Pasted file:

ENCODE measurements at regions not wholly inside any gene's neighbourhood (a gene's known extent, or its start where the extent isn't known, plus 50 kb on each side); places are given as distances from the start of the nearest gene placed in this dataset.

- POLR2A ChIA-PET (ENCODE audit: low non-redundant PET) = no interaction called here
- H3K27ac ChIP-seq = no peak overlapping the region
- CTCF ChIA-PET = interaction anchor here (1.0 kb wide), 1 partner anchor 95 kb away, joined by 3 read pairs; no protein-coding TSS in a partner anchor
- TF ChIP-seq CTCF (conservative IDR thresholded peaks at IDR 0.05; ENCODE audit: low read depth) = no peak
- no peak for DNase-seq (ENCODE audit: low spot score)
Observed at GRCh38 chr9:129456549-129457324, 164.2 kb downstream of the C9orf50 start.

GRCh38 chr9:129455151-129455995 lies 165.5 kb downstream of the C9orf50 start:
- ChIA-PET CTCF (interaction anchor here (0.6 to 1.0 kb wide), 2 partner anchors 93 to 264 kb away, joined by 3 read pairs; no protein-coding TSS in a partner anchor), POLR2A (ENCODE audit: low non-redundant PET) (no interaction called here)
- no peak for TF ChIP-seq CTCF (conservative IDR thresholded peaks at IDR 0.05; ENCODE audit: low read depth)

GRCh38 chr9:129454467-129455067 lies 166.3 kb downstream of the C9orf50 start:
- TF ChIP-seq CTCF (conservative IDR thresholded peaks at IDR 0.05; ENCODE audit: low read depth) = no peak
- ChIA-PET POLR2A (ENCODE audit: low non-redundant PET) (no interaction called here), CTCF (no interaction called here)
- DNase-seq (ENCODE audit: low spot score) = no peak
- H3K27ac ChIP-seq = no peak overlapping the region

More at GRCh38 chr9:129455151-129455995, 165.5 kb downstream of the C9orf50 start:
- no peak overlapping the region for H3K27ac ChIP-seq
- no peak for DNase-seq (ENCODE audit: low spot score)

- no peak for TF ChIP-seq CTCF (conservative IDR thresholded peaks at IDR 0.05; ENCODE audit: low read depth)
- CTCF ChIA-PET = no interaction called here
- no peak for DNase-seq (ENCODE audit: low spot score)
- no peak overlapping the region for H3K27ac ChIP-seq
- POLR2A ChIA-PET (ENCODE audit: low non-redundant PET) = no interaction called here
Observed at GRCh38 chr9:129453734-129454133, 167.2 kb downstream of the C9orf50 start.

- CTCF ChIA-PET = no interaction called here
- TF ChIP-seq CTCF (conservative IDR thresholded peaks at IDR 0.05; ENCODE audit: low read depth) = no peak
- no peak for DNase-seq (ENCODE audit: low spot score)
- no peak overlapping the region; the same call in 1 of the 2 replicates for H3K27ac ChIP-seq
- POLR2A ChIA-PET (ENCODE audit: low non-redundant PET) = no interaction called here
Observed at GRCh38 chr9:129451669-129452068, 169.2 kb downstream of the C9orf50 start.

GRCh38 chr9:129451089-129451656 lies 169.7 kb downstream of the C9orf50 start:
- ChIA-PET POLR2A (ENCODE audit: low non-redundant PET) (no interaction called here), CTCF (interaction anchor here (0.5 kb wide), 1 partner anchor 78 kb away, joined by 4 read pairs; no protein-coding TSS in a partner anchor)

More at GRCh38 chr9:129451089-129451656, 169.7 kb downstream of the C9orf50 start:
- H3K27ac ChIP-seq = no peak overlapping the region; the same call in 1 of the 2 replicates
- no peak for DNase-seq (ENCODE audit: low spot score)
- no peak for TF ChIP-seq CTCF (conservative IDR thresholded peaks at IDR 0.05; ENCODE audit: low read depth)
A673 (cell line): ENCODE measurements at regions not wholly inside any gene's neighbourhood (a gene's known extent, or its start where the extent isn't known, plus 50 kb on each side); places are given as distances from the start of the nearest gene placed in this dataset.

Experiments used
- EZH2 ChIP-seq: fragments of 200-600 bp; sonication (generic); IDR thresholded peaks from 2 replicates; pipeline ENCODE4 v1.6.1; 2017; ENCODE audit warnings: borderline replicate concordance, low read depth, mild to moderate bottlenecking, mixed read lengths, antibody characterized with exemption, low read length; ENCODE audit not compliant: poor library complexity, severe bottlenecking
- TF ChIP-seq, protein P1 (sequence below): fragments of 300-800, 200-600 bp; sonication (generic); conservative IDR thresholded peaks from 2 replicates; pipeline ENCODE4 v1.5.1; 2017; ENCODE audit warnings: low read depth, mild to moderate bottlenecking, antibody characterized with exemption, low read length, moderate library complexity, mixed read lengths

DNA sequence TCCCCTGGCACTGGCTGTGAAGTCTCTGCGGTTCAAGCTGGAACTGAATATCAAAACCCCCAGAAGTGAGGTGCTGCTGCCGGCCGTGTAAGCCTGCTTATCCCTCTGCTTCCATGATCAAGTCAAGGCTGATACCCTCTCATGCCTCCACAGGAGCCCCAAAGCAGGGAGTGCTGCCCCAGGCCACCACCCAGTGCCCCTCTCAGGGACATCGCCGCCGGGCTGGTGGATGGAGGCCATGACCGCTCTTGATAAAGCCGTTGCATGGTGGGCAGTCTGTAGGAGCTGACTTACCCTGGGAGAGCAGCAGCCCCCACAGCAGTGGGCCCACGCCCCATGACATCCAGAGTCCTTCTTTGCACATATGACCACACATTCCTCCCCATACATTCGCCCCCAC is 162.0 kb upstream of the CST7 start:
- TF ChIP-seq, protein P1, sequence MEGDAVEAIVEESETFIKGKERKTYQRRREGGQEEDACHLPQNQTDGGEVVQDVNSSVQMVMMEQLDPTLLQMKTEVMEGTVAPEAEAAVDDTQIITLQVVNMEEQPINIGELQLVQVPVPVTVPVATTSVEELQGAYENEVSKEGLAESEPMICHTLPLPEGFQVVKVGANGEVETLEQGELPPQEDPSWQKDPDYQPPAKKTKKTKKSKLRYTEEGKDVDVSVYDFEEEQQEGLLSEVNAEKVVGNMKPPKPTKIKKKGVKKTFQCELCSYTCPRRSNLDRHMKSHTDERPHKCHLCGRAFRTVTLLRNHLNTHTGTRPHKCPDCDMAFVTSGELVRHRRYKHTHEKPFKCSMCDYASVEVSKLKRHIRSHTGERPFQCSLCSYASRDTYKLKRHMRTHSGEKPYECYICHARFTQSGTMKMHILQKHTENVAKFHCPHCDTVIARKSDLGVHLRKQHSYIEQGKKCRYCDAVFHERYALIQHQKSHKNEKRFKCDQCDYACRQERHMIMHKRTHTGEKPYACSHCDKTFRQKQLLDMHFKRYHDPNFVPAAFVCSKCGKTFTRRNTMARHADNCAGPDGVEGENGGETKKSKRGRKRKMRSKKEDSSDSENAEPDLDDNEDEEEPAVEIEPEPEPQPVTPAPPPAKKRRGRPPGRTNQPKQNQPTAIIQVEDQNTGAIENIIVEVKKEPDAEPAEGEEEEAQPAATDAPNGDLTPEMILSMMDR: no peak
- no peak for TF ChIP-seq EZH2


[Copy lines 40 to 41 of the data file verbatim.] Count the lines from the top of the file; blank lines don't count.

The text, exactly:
- TF ChIP-seq, protein P1 (sequence below): fragments of 300-800, 200-600 bp; sonication (generic); conservative IDR thresholded peaks from 2 replicates; pipeline ENCODE4 v1.5.1; 2017; ENCODE audit warnings: low read depth, mild to moderate bottlenecking, antibody characterized with exemption, low read length, moderate library complexity, mixed read lengths

DNA sequence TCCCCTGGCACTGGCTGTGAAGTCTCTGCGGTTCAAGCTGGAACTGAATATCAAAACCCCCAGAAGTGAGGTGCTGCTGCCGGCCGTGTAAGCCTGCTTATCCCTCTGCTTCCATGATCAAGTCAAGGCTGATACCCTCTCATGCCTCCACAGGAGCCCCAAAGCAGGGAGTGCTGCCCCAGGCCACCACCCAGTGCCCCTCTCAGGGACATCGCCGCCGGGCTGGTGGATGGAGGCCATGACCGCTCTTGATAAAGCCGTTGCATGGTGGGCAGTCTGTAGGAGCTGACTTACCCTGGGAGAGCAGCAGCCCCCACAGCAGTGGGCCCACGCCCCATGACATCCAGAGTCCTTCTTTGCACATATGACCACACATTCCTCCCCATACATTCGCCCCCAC is 162.0 kb upstream of the CST7 start: